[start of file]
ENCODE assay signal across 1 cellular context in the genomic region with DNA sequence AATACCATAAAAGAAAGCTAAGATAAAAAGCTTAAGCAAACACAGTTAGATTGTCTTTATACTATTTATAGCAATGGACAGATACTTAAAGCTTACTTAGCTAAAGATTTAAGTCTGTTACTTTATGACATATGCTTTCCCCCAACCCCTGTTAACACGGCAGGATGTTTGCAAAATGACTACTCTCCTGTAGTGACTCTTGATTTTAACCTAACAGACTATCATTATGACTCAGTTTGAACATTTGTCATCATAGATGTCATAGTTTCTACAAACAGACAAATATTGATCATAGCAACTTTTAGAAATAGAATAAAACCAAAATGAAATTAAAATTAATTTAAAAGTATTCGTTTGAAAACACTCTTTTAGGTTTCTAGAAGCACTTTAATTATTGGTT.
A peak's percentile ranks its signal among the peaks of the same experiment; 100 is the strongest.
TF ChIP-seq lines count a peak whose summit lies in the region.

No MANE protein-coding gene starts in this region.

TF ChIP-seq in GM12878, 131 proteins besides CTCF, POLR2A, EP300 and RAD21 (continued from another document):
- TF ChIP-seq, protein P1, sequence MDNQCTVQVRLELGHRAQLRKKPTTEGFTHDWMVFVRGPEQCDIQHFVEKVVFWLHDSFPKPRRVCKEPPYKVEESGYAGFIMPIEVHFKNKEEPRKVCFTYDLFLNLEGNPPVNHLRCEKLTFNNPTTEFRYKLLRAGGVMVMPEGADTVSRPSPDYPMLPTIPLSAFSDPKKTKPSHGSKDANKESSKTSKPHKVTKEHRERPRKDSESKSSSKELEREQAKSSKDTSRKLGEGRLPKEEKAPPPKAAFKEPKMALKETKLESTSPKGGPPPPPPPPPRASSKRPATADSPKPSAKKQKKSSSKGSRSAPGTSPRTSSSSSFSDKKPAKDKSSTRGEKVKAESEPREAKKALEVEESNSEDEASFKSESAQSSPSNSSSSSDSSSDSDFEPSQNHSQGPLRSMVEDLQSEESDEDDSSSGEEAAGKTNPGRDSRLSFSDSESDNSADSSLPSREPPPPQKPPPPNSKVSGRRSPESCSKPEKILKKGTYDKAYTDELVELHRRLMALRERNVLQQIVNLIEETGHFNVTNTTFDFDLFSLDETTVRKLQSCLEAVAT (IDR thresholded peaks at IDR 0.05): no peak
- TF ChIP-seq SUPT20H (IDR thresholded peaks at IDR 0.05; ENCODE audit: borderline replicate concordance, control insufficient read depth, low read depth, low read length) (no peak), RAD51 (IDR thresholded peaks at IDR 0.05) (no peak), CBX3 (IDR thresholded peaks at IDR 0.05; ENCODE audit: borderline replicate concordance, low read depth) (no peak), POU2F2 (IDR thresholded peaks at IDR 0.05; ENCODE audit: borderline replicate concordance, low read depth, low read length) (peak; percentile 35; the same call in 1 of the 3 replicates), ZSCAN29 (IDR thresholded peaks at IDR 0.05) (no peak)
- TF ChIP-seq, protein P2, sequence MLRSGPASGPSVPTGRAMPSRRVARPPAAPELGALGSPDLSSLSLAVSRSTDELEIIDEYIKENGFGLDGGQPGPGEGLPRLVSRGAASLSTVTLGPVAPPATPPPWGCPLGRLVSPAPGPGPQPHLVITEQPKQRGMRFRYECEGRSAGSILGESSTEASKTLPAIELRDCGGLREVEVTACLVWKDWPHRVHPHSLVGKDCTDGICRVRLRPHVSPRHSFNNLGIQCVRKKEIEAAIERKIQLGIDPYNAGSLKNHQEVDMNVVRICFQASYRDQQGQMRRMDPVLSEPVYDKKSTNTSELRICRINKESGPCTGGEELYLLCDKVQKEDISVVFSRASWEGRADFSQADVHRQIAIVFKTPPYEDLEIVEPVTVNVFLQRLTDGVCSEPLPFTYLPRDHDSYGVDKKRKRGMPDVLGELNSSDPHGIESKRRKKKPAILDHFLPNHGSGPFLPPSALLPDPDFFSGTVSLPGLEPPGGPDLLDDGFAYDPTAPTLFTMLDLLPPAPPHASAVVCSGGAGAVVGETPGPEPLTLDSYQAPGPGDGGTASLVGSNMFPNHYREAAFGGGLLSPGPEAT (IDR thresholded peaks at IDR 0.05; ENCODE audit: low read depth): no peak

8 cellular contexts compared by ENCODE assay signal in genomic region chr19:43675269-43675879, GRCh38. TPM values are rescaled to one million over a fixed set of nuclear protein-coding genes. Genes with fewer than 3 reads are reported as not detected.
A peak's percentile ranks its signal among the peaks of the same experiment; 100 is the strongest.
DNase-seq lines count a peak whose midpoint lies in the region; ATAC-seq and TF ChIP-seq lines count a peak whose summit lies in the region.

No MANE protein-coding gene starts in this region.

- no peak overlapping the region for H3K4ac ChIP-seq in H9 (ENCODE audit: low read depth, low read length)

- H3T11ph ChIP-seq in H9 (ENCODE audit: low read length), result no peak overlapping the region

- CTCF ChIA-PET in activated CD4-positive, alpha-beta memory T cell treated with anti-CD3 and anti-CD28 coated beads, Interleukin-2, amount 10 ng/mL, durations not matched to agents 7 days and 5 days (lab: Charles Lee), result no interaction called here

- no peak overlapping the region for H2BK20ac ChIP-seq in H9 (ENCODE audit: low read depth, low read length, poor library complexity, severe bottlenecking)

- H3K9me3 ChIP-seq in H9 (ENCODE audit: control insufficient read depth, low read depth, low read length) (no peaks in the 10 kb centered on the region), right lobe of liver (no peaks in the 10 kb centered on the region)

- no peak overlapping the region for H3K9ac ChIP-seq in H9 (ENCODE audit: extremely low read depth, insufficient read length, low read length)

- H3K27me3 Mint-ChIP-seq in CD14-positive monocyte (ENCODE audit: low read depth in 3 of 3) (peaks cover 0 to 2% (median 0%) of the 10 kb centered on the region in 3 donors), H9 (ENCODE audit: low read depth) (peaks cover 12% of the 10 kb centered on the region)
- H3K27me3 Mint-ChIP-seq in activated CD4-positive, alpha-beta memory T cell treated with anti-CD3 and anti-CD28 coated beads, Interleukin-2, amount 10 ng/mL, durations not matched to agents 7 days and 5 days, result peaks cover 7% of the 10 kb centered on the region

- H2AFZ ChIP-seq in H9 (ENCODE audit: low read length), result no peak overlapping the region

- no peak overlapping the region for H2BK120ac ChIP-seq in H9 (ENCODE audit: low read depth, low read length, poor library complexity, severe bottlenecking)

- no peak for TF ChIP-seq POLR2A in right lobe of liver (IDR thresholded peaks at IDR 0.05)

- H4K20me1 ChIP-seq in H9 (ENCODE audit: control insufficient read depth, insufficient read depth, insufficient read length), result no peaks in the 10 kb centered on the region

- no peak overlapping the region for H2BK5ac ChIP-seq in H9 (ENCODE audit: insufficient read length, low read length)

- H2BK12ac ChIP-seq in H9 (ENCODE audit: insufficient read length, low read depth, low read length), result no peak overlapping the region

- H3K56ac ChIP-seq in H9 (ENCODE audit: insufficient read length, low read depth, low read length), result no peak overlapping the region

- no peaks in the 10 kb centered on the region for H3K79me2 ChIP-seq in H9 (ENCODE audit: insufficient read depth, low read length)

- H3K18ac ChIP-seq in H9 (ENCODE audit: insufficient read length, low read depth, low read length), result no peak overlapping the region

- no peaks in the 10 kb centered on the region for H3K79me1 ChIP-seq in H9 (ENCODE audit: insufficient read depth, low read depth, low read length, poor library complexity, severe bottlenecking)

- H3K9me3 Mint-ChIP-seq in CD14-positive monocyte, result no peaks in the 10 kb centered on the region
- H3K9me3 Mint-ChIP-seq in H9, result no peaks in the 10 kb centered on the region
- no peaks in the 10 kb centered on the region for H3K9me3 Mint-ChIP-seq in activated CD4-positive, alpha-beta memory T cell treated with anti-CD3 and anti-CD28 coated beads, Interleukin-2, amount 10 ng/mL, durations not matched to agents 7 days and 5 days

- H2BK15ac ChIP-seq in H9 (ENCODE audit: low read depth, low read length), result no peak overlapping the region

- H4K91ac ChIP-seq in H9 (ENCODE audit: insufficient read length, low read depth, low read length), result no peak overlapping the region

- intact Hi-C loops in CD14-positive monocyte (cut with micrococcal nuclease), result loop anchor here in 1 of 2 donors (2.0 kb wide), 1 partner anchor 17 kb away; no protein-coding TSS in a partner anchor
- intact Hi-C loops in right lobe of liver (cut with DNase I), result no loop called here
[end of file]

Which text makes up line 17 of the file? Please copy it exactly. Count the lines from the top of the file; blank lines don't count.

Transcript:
- H3K9me3 ChIP-seq in H9 (ENCODE audit: control insufficient read depth, low read depth, low read length) (no peaks in the 10 kb centered on the region), right lobe of liver (no peaks in the 10 kb centered on the region)